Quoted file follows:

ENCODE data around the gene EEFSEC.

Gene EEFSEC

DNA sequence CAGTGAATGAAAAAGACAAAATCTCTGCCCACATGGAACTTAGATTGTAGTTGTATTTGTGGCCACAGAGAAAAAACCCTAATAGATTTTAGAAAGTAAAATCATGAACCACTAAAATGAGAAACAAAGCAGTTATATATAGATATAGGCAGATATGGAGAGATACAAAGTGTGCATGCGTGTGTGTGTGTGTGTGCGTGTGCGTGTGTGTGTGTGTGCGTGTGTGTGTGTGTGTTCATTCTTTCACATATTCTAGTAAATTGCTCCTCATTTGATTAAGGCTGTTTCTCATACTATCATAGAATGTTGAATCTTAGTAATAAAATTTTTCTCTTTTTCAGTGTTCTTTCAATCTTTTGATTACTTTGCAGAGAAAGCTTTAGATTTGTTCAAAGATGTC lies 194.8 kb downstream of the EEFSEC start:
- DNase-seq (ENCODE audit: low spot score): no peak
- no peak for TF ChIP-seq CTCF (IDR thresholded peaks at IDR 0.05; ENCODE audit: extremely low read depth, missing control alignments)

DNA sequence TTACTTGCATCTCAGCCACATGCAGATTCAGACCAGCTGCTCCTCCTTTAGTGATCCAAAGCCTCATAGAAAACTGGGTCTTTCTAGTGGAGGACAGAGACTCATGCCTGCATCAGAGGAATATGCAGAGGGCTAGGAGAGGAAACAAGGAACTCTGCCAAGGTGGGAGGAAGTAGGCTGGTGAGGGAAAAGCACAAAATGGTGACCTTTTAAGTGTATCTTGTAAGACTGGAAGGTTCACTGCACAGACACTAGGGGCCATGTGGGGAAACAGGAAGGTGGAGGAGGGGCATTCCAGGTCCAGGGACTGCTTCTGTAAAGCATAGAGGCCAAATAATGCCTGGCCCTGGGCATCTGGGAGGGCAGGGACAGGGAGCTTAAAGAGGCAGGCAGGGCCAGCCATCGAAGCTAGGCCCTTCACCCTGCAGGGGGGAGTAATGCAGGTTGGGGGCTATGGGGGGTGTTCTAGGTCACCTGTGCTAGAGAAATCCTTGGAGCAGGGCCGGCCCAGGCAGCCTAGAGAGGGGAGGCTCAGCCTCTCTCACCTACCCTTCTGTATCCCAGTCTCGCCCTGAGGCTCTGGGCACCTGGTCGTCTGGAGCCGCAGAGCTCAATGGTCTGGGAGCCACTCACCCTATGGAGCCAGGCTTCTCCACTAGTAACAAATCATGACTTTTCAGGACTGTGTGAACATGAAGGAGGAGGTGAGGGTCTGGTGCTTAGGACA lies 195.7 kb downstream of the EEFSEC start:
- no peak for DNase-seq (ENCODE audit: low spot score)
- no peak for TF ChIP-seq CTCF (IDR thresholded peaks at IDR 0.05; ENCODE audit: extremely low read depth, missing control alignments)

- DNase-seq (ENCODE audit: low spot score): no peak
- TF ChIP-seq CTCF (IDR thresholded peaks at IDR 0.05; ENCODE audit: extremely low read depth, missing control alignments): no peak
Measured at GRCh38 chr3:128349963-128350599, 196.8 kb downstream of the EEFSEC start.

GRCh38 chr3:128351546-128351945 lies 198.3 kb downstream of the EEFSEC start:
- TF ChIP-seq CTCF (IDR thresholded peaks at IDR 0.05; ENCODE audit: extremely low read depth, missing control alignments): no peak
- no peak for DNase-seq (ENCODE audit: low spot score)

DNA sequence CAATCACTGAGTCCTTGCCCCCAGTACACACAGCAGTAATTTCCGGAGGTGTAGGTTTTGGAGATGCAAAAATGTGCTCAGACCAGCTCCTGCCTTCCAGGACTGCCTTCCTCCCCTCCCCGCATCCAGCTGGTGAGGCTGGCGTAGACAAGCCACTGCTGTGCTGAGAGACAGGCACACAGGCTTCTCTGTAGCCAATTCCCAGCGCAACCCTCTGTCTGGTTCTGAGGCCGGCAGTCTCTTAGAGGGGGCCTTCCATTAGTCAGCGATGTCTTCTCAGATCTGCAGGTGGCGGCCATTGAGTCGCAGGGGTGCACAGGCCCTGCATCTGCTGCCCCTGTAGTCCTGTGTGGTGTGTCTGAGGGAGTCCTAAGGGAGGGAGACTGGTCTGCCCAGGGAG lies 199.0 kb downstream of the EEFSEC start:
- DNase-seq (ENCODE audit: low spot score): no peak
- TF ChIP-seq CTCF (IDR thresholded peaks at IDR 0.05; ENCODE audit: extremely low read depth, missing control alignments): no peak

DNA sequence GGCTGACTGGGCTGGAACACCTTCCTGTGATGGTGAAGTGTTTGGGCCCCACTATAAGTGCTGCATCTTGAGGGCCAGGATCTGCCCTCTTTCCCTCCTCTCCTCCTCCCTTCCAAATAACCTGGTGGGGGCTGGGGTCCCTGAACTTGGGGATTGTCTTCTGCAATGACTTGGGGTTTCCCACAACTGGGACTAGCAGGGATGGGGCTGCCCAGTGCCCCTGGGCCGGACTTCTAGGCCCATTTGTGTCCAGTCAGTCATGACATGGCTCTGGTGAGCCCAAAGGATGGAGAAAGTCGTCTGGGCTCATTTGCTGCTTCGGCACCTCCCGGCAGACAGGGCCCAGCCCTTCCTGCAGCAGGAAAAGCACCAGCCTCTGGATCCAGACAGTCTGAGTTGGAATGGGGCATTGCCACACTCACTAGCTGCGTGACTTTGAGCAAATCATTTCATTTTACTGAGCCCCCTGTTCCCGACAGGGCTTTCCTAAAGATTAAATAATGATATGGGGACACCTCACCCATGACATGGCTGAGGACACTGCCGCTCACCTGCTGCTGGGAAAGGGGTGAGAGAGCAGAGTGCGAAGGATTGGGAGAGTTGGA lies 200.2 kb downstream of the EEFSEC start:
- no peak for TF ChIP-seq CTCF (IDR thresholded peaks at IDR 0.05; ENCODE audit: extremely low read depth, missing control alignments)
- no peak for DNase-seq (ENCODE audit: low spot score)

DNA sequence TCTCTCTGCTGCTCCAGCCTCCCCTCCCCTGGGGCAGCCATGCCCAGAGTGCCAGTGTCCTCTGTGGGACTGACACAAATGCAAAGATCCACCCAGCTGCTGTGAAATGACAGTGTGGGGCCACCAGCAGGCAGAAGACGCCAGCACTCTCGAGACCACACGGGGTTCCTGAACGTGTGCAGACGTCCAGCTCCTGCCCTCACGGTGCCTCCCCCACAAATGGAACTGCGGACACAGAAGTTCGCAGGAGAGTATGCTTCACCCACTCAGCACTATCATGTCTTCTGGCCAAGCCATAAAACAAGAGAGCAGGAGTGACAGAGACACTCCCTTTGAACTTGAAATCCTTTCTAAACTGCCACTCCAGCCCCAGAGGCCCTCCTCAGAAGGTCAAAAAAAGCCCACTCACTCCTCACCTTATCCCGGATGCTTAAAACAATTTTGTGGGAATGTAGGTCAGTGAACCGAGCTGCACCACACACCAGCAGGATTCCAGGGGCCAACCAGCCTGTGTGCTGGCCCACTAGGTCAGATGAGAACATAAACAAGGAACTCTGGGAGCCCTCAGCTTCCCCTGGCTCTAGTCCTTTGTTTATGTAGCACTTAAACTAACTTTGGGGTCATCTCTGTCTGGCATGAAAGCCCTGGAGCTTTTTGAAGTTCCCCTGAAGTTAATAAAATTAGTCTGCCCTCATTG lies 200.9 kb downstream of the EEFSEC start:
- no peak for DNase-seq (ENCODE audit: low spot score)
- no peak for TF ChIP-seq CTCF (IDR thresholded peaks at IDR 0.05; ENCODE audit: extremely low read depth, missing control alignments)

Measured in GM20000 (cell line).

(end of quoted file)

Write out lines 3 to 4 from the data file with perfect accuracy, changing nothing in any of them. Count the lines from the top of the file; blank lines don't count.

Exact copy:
DNA sequence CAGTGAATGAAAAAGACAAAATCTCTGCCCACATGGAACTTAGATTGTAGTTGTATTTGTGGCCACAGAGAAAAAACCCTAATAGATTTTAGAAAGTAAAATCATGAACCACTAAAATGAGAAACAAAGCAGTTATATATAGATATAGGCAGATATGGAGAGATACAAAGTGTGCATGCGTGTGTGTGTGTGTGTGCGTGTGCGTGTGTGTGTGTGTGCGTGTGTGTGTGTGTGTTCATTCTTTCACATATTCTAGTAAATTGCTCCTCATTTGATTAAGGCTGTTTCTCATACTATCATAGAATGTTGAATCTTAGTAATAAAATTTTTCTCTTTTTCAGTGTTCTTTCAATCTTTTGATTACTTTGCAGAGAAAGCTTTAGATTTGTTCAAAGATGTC lies 194.8 kb downstream of the EEFSEC start:
- DNase-seq (ENCODE audit: low spot score): no peak